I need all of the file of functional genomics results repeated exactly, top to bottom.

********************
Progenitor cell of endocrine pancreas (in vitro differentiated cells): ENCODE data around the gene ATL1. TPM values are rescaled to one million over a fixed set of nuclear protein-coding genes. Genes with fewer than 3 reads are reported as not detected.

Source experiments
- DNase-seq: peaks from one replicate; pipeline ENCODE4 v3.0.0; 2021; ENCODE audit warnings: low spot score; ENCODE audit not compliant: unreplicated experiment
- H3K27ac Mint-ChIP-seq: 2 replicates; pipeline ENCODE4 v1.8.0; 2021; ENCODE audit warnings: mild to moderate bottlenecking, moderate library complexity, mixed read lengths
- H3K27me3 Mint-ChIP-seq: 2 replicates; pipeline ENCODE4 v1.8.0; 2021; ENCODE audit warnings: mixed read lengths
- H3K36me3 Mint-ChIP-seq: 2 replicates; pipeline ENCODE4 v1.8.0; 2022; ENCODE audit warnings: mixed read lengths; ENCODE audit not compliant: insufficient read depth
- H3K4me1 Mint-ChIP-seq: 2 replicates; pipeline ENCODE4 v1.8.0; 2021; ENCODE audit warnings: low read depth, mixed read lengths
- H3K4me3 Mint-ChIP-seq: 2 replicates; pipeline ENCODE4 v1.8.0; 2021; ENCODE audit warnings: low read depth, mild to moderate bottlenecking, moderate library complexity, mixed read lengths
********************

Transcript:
Progenitor cell of endocrine pancreas (in vitro differentiated cells): ENCODE data around the gene ATL1. TPM values are rescaled to one million over a fixed set of nuclear protein-coding genes. Genes with fewer than 3 reads are reported as not detected.

Source experiments
- DNase-seq: peaks from one replicate; pipeline ENCODE4 v3.0.0; 2021; ENCODE audit warnings: low spot score; ENCODE audit not compliant: unreplicated experiment
- H3K27ac Mint-ChIP-seq: 2 replicates; pipeline ENCODE4 v1.8.0; 2021; ENCODE audit warnings: mild to moderate bottlenecking, moderate library complexity, mixed read lengths
- H3K27me3 Mint-ChIP-seq: 2 replicates; pipeline ENCODE4 v1.8.0; 2021; ENCODE audit warnings: mixed read lengths
- H3K36me3 Mint-ChIP-seq: 2 replicates; pipeline ENCODE4 v1.8.0; 2022; ENCODE audit warnings: mixed read lengths; ENCODE audit not compliant: insufficient read depth
- H3K4me1 Mint-ChIP-seq: 2 replicates; pipeline ENCODE4 v1.8.0; 2021; ENCODE audit warnings: low read depth, mixed read lengths
- H3K4me3 Mint-ChIP-seq: 2 replicates; pipeline ENCODE4 v1.8.0; 2021; ENCODE audit warnings: low read depth, mild to moderate bottlenecking, moderate library complexity, mixed read lengths